MMI was increased to 20 mg TID and repeat labs in one week showed persistently elevated fT4 of 4.65 ng/dL and TT3 of 290 ng/dL. Prednisone 20 mg was added for suspected component of thyroiditis and one week later fT4 decreased to 3.82 ng/dL and TT3 decreased to 230 ng/dL. This medication regimen was administered for two weeks, however thyroid hormone levels remained elevated fT4 2.73 ng/dL and TT3 202 ng/dL at which time prednisone was discontinued as the inflammatory markers (Erythrocyte sedimentation rate and C-reactive protein) were negative. To address this apparent resistance to MMI, cholestyramine 4 g TID was added for one week with no improvement in thyroid tests, fT4 was 2.54 ng/dL and TT3 was 192 ng/dL. Of note, these thyroid hormone levels were measured after being for 2 months on MMI 60 mg daily.

Repeated thyroid US to follow up on the nodule revealed a heterogenous, hypervascular gland with a nodule in the right lobe and isthmus (1.7 × 3.3 × 1.1 cm), spongiform with solid areas and a borderline enlarged right level 2 lymph node with normal morphology. Considering the presence of the nodule and the apparent inefficiency of the anti-thyroid treatment to control the hyperthyroid hormone levels the patient was referred to Endocrine surgery. Due to the nodule having benign features on US (no calcifications, spongiform, absent ill-defined border, and no suspicious lymph node) and not being cold, fine needle aspiration (FNA) was not recommended. In preparation for surgery, he received potassium iodine (KI) for 10 days which resulted in fast normalization of thyroid hormone levels. Total thyroidectomy (TT) was performed with no complications.

Pathology revealed 1.5 cm PTC in the right lower lobe-isthmus with suspicion for extrathyroidal extension into fibroadipose tissue, follicular hyperplasia with dilated follicles, papillary like structures and interfollicular fibrosis consistent with GD, and metastatic PTC in 2 level VI lymph nodes (2/2) with the largest focus of 0.4 cm, no extranodal extension. Immunostaining for BRAF VE1 showed diffuse moderate cytoplasmic expression in tumor cells, which is predictive of BRAF V600E mutation. TSI remained elevated at 5.9 four weeks after surgery. The patient subsequently underwent lymph node mapping that revealed a left lateral level II lymph which measured 1.4 × 0.4 cm. FNA revealed no malignancy. Due to stage I PTC (presumed BRAF V600E mutated), 50 mCi RAI was given. Total body scan revealed three foci of functioning thyroid tissue and regional lymph node metastases. Currently he is doing well awaiting his 6-month follow up scan.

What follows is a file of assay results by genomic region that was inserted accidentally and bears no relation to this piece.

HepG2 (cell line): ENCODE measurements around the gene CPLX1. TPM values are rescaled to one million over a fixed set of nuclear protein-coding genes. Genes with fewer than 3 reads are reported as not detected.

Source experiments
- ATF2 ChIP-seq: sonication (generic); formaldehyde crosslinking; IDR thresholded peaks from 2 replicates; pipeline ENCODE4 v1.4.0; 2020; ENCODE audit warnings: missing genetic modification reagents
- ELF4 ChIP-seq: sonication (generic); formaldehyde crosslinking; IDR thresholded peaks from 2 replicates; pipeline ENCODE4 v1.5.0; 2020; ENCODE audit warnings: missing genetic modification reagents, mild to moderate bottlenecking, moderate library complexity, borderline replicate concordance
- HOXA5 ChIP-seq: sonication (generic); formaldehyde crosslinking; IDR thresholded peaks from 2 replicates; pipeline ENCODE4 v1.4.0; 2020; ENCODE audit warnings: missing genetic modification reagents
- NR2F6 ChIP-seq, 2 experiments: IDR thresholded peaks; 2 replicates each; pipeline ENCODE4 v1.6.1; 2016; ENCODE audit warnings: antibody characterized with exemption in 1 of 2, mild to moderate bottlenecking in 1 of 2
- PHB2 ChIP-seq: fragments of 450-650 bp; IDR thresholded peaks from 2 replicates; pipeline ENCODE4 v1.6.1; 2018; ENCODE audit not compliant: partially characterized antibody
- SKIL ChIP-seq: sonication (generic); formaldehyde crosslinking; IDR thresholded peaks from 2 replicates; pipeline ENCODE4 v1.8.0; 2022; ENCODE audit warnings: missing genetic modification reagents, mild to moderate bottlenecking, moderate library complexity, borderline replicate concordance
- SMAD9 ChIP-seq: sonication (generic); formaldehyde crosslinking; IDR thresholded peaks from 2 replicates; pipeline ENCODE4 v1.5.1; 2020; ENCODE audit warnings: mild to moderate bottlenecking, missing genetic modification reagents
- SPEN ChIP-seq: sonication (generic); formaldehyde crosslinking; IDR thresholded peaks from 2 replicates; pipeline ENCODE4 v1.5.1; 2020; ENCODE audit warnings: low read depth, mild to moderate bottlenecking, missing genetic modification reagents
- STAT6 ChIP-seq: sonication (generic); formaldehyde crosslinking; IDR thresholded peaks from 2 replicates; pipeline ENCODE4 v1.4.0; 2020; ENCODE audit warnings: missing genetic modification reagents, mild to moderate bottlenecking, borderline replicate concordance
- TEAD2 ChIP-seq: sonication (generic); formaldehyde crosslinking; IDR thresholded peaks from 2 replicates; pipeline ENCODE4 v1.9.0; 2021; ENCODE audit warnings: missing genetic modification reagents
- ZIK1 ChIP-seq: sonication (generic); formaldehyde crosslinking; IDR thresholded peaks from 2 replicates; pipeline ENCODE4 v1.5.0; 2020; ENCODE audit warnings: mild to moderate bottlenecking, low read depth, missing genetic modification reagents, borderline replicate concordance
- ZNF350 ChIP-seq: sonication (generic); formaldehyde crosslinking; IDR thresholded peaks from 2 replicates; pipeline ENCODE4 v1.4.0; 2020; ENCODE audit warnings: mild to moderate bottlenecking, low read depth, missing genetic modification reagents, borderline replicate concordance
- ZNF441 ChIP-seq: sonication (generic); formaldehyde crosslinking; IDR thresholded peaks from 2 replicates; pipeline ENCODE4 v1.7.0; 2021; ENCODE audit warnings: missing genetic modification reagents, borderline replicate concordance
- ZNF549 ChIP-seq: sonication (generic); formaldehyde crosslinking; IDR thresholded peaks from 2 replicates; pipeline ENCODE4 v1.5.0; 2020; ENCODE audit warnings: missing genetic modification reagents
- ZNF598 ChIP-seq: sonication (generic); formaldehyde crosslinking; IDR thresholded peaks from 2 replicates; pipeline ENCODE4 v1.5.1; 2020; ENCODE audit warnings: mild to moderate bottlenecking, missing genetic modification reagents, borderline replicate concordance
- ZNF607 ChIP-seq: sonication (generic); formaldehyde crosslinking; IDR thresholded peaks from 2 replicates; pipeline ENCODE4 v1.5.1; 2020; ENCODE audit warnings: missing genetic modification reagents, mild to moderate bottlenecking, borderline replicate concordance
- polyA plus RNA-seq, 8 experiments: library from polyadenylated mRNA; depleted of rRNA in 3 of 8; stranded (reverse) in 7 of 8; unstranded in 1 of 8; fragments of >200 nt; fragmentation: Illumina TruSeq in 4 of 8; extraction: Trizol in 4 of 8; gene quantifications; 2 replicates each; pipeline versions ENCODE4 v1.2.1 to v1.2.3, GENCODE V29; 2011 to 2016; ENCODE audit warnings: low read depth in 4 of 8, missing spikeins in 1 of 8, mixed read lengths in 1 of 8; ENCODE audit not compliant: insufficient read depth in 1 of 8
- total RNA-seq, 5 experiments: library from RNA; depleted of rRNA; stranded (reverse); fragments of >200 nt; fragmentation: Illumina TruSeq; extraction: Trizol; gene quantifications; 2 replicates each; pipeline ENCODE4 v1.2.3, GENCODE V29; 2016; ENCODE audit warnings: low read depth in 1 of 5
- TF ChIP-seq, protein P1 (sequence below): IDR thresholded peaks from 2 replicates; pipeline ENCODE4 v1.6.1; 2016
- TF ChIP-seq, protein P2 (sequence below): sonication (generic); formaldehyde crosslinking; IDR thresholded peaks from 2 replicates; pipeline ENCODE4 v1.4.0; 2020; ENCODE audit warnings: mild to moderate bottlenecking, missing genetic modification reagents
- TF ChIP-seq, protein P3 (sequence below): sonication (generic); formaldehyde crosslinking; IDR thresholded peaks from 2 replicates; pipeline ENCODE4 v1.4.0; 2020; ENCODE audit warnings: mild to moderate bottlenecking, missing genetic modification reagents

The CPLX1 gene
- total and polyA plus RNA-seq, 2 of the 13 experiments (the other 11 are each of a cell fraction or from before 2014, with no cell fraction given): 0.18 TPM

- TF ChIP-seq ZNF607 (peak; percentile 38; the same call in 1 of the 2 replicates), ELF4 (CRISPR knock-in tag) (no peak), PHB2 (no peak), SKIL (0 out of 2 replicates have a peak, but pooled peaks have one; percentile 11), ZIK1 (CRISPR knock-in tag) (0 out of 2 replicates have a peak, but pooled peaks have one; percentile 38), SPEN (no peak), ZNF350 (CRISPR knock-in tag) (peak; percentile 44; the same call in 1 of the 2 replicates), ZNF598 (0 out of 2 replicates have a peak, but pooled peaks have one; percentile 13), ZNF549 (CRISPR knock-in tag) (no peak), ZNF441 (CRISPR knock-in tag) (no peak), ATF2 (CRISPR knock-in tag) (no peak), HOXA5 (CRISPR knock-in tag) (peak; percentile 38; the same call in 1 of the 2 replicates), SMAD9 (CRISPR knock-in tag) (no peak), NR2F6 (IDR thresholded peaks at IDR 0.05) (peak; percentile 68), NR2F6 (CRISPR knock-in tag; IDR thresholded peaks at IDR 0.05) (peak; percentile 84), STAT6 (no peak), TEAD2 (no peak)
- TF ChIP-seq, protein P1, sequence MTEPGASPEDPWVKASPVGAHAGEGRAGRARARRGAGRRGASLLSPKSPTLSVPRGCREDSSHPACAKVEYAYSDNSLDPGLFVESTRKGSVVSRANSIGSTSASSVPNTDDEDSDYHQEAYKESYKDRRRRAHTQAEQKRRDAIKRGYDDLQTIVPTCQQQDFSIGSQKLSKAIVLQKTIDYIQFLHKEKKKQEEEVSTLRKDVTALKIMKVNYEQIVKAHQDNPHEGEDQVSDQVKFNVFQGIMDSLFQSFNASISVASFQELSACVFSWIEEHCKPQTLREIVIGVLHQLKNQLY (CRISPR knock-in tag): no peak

Following approval of the Institutional Review Board, a retrospective chart review of patients with GD was performed. Selected patients were seen at our institution between January 2000 and April 2021. GD was confirmed by either positive antibodies and clinical history of hyperthyroidism or a compatible diagnosis based on thyroid uptake and scan results. If present, PTC was confirmed based on pathology report. Fifty patients met criteria for both diagnoses. Demographic and clinical data was collected. Informed consent was waived as the study was retrospective in nature.

From January 2000 to April 2021, 243 patients with GD underwent TT. Out of the 243, 50 patients (20%) had a diagnosis of both GD and PTC. Clinical and demographic characteristics revealed that 76% patients were < 55 years of age with a mean age at diagnosis of 44.5 years, 82% were female and 46% had positive TSI. 10% of the cases had difficult to treat hyperthyroidism, meaning not responding to average doses of thionamides (Table 1).

Table 1 Demographic and clinical characteristics of patients with Graves’ disease and PTC

Pathology revealed that most cancers were unifocal (66%), gland had an average weight of 29 g. Out of the 50 cases, 11 samples were tested for BRAF VE1 immunostain and 63% were found to be positive. When looking at size, 72% of PTC were microcarcinomas (< = 1 cm). Based on the AJCC Staging, 78% were Stage I, 22% were Stage II and there were no cases with Stage III or IV. When looking at the evolution and prognosis, so far only 2% of PTC recurred.

Discussion and conclusions

A casual correlation between GD and PTC continues to be controversial. In our study we present a case of GD that proved challenging due to a combination of features. GD presented as minimally symptomatic in a young male in which the only symptom was weight loss, in part intentional, without palpitations, tremors, or gastrointestinal symptoms, normal vitals signs and no goiter. One of the unusual features was the difficultly in treating the high levels of thyroid hormones as patient did not adequately respond to high doses of MMI (60 mg daily for 2 months). Poor compliance to treatment was initially considered however the patient was a family member of a physician who was able to confirm patient was taking medication as prescribed. There are 2 case reports about GD resistant to MMI, in one of them the patient was on 150 mg of MMI with no response and only responded to iodine, steroids and lithium [8]. Another case report described a patient with GD resistant to MMI (requiring 150 mg daily), in this case serum and intrathyroidal MMI concentrations were measured and intrathyroidal MMI concentration was low [9]. The underlying mechanisms of the resistance remain unclear. Hypotheses considered in these cases include malabsorption or liver disease affecting pharmacokinetics of MMI, large thyroid glands impairing uptake, or manifesting greater metabolism and excretion of MMI [8, 9].